Sao Tome and Principe Economy Facts
The economy of São Tomé and Príncipe is almost entirely based on cocoa cultivation for export as well as foreign aid. However, oil discoveries made offshore may turn the small country into a rich oil state.
So far, no oil has begun to be extracted commercially. Meanwhile, the foreign companies that are looking for oil are paying license money to São Tomé and Príncipe.
- Countryaah.com: Major imports by Sao Tome and Principe, covering a full list of top products imported by the country and trade value for each product category.
Kakaon’s special position as an export product has made the country’s economy dependent on weather changes and price trends on the world market. Even though the price of cocoa is favorable, exports are not long enough to cover the country’s imports of food, oil and capital goods.
The government has long sought to develop other industries. Especially tourism, but also fishing has become more important to the country’s economy.
After a long period of low growth, the trend reversed in the late 1990s and during the period 2002–2014 the economy grew by almost 5 percent on average per year. Behind the growth was a more efficient economic policy on the part of the government as well as large inflows of aid. From 2005, the oil license money also contributed.
Per capita, São Tomé and Príncipe are among the world’s largest recipients of aid. Portugal is the largest bilateral aid provider, but much assistance also comes from Taiwan.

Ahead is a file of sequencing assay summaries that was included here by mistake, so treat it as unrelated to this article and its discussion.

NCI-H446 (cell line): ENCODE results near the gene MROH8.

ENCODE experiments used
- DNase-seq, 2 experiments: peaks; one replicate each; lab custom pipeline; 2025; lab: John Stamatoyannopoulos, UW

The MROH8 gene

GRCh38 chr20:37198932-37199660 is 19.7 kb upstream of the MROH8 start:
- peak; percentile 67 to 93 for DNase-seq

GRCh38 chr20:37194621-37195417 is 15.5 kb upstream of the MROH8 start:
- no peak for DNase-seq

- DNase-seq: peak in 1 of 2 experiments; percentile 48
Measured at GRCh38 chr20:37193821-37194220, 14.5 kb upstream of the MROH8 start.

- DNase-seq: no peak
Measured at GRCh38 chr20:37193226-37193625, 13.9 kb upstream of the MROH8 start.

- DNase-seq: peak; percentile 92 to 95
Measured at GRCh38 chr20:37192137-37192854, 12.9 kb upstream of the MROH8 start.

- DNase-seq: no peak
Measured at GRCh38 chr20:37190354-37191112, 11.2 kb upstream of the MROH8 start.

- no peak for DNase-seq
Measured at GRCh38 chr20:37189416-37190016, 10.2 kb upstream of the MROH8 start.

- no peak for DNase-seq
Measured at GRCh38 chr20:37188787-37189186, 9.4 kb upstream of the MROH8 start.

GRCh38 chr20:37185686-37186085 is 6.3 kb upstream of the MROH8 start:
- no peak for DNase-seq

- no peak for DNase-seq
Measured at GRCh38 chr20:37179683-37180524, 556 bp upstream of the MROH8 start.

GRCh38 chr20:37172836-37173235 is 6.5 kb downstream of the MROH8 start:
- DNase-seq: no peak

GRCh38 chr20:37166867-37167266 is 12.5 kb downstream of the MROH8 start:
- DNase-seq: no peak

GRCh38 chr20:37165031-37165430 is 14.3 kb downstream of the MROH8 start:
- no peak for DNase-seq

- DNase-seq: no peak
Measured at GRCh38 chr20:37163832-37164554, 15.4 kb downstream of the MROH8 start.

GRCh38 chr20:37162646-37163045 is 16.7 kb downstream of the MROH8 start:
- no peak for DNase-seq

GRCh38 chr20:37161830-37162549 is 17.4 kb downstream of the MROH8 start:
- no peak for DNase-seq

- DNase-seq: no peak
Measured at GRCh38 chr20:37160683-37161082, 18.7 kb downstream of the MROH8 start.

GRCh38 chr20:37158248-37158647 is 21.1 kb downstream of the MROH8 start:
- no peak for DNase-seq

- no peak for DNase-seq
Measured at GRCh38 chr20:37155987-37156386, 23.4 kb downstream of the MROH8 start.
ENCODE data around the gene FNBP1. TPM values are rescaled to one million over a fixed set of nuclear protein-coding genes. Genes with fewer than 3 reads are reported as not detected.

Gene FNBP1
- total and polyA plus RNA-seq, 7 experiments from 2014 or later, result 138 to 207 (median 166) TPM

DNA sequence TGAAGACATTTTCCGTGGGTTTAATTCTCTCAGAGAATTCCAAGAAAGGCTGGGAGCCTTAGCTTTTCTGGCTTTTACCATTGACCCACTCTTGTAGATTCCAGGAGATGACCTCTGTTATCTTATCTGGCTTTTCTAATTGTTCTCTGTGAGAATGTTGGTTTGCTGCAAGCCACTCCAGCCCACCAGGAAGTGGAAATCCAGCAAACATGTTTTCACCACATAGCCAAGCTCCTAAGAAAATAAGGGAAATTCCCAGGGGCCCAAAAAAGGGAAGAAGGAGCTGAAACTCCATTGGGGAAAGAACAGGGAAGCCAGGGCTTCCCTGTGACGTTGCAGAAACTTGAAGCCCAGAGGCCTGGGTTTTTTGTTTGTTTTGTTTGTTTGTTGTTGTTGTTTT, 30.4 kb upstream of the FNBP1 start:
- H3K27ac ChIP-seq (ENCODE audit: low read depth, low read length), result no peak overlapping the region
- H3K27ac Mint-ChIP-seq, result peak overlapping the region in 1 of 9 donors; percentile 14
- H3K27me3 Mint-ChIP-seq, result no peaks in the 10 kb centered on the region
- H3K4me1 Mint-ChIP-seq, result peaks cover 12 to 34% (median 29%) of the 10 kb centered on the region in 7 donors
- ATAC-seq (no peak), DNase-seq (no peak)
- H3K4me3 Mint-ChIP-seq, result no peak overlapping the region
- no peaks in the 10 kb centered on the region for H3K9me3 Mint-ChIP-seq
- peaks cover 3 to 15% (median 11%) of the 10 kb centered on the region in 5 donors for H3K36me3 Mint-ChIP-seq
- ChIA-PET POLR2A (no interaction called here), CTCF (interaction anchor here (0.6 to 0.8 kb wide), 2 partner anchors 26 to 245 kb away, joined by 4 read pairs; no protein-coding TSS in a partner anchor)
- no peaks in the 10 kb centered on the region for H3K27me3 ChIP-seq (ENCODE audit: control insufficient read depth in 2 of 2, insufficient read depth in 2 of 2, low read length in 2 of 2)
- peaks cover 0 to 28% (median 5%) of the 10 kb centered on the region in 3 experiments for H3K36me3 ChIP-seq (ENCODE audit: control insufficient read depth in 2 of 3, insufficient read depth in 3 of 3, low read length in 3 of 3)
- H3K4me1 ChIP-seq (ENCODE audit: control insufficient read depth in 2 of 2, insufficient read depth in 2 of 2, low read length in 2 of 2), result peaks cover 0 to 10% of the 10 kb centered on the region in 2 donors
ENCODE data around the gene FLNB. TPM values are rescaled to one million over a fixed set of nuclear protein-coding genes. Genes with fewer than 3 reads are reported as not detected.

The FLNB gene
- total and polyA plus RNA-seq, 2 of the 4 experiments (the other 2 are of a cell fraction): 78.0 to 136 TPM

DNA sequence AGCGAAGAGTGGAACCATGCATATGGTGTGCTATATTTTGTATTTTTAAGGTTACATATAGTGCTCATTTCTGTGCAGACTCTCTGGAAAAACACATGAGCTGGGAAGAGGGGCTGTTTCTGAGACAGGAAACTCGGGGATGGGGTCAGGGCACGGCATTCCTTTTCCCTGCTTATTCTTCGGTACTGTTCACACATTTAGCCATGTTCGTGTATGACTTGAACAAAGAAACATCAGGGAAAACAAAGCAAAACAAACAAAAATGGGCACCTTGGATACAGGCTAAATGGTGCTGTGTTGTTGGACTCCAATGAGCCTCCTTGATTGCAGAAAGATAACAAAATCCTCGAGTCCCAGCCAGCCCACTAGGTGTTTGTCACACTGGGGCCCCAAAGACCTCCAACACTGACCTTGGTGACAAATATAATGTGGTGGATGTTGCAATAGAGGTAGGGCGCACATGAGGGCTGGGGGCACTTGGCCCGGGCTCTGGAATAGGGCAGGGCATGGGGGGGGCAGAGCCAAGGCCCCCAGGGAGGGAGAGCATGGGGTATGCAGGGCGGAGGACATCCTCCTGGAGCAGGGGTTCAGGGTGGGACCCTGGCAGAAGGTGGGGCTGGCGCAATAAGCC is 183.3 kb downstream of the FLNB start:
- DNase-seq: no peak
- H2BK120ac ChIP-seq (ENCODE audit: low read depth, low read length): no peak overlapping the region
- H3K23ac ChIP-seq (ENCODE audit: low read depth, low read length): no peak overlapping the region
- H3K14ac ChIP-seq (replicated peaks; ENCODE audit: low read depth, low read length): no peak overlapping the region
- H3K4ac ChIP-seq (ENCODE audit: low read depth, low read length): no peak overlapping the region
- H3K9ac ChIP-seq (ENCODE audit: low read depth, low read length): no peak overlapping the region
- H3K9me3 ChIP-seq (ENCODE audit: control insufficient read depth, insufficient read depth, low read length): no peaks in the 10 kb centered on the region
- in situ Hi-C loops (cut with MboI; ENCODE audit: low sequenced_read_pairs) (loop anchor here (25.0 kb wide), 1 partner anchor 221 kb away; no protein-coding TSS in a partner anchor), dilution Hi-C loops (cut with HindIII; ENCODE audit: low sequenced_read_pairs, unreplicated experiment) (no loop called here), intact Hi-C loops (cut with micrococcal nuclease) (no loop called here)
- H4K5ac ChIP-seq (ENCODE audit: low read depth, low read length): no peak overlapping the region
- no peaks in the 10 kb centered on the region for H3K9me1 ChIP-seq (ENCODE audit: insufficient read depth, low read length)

- Abbreviationfinder.org: Check this abbreviation website to find three letter ISO codes for all countries in the world, including STP which represents the country of Sao Tome and Principe. Check findjobdescriptions to learn more about Sao Tome and Principe.
An important income in addition to aid and loans is the money that Tomeans living abroad send home to their families.
In exchange for favorable loans, São Tomé and Príncipe have implemented several so-called structural adjustment programs designed by the World Bank and the International Monetary Fund (IMF). The programs have included reduced government spending, liberalization of the economy and investments in alternative industries such as fishing and tourism.
São Tomé and Príncipe have on several occasions received their foreign debt neglected and the foreign debt now corresponds to around two-thirds of the country’s gross domestic product (GDP).
In spite of loan programs and assistance, the region has usually had a budget deficit, although the oil license money has for some years provided a temporary budget surplus.
According to the World Bank, the country has succeeded in reducing the government’s direct influence on the economy, but investments in, among other things, infrastructure are still needed to increase private investment. Another barrier to investment is the widespread corruption that exists within the country’s administrations.
To provide greater stability to the economy, São Tomé and Príncipe have linked the local currency, dobran, to the euro. One reason was to give the country financial stability and thus more easily attract foreign capital. Another was to reduce the high inflation rate in the country, which has also succeeded.
FACTS – FINANCE
GDP per person
US $ 2,001 (2018)
US $ 422 million (2018)
2.7 percent (2018)
Agriculture’s share of GDP
11.4 percent (2018)
Manufacturing industry’s share of GDP
7.4 percent (2018)
The service sector’s share of GDP
71.8 percent (2018)
US $ 262 million (2017)
US $ 16 million (2018)
US $ 133 million (2018)
– US $ 62 million (2018)
Commodity trade’s share of GDP
40 percent (2018)
Main export goods
cocoa, copra, coffee, vanilla, pepper
Largest trading partner
Portugal, Angola, Brazil, Netherlands, Belgium